Multiple sclerosis (MS) is an unpredictable progressive neurological disorder that affects the central nervous system, including the brain, spinal cord, and optic nerves.
- About 400,000 people in the United States have MS.
- It is usually diagnosed between the ages of 20 and 50.
- Women develop the disease at twice the rate of men.
In MS, the immune system attacks nerve fibers and the fatty coating (called myelin) that surrounds them and acts as an insulator, allowing electrical impulses to travel along nerves quickly and efficiently. When the myelin is destroyed or damaged, scars or "sclerosis" develop, which interrupt nerve signaling. Symptoms vary from person to person.
Symptoms of MS include, but are not limited to:
- Numbness or tingling
- Vision problems
- Muscle weakness and stiffness (spasticity)
- Walking (gait) difficulties
- Balance issues
- Coordination difficulties
- Bowel and bladder problems
- Speech problems: Slurred speech
- Cognitive changes: Memory problems, decreased concentration, slower thinking
- Emotional changes
- Sexual dysfunction
Types of MS
- Clinically Isolated Syndrome (CIS)
- A single episode of MS-like symptom(s) lasting at least 24 hours.
- A person with CIS may or may not develop MS.
- No new disability between attacks.
- Relapsing-Remitting MS (RRMS)
- Most common form of MS, about 85%.
- Symptoms may improve or disappear during remission (recovery).
- No new disability between attacks, but followed by a steady increase in disability.
- Secondary-Progressive MS (SPMS)
- Symptoms worsen steadily over time.
- May or may not have relapses and remissions.
- Most people with RRMS will transition to SPMS.
- Primary-Progressive MS (PPMS)
- Least common form of MS, about 10%.
- Steady progression of disability without attacks.
- No relapses or remissions.
- Progressive-Relapsing MS (PRMS)
- Rarest form of MS, about 5%.
- Steady progression from the beginning.
- Acute relapses but no remissions, with or without recovery.
Source: National MS Society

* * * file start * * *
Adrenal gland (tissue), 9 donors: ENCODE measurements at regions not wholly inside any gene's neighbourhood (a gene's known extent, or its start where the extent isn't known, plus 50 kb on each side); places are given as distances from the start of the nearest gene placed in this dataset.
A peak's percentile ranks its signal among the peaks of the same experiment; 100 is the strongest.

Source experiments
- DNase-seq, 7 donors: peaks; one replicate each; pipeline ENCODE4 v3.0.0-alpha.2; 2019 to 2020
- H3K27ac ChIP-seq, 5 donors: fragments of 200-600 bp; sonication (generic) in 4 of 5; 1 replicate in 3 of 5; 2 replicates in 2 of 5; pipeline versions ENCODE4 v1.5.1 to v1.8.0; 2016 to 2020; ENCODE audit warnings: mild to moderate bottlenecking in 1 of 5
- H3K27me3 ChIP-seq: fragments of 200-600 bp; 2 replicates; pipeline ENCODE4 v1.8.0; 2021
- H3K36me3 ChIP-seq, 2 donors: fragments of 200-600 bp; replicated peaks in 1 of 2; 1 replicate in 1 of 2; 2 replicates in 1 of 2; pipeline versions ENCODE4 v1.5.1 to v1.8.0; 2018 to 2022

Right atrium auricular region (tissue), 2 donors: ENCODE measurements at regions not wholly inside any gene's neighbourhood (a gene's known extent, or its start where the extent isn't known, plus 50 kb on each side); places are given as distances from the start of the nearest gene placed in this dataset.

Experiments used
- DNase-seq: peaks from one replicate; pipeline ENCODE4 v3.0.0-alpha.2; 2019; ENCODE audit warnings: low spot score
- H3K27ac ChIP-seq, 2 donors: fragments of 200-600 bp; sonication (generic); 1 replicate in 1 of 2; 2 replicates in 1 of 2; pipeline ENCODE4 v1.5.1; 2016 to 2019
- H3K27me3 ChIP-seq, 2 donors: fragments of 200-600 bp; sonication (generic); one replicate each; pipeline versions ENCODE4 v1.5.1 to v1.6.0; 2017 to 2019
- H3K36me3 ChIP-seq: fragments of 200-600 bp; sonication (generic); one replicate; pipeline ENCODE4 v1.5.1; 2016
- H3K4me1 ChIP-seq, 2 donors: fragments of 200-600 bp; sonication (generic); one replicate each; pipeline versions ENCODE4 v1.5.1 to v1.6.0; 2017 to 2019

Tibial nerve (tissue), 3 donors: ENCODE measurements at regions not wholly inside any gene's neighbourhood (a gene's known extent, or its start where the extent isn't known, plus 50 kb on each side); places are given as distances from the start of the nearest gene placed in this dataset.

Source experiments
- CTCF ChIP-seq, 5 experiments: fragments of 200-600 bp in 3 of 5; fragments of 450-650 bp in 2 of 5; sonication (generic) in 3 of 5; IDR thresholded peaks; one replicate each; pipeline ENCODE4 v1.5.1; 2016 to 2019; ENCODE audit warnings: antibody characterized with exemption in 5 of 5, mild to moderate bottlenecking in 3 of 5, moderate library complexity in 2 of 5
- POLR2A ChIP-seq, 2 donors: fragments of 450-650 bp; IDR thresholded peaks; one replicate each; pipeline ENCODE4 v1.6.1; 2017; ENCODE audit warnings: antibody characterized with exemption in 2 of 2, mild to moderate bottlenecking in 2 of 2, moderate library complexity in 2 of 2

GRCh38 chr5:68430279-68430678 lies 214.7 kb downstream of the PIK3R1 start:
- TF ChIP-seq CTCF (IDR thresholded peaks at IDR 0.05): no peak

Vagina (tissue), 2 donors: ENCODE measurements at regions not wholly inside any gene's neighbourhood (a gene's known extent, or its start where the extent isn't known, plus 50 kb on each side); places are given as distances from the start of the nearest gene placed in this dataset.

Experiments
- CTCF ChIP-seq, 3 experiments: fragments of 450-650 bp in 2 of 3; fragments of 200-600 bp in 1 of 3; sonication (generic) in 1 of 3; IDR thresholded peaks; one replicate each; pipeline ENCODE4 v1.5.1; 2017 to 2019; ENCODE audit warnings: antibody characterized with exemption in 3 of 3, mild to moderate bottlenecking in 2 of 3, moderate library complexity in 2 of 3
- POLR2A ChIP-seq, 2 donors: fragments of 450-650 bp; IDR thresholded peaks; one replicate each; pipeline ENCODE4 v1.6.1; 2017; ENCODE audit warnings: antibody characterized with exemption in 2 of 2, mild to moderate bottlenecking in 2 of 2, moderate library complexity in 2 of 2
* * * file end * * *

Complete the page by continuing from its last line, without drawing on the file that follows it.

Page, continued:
Neuromyelitis Optica (NMO)
Neuromyelitis optica (NMO), also known as Devic's disease, is an autoimmune disorder that primarily affects the optic nerves and spinal cord. The damage to the optic nerves cause pain and loss of vision. Individuals who experience damage to the spinal cord may experience weakness or paralysis in the legs or arms and problems with bladder and bowel function. With NMO, there may be periods of remission and relapse, like MS.
Comprehensive, Multidisciplinary Care
Our Multiple Sclerosis Clinic, a member of the Consortium of Multiple Sclerosis Centers and recognized by the National Multiple Sclerosis Society, provides comprehensive, individualized care to patients with MS. The Froedtert & the Medical College of Wisconsin Froedtert Hospital is a Center of Comprehensive MS Care as designated by the National MS Society.
Our team of experts are recognized regionally and nationally for their leadership in MS research and clinical trials and for their aggressive approach to MS treatment. We use state-of-the-art imaging technology techniques to help accurately pinpoint areas of damage in the brain caused by MS.
The team will utilize the expertise of other specialists from the Froedtert & MCW health network, including urologists, ophthalmologists, neuro-ophthalmologists, neuroradiologists and physical medicine and rehabilitation providers to address the needs of each patient. Our team will arrange for patient appointments into these specialty areas.
In addition to diagnosing and managing the disease and its symptoms, we provide a strong focus on patient education, helping patients and their families learn to adapt the challenges that the disease presents, and promoting wellness.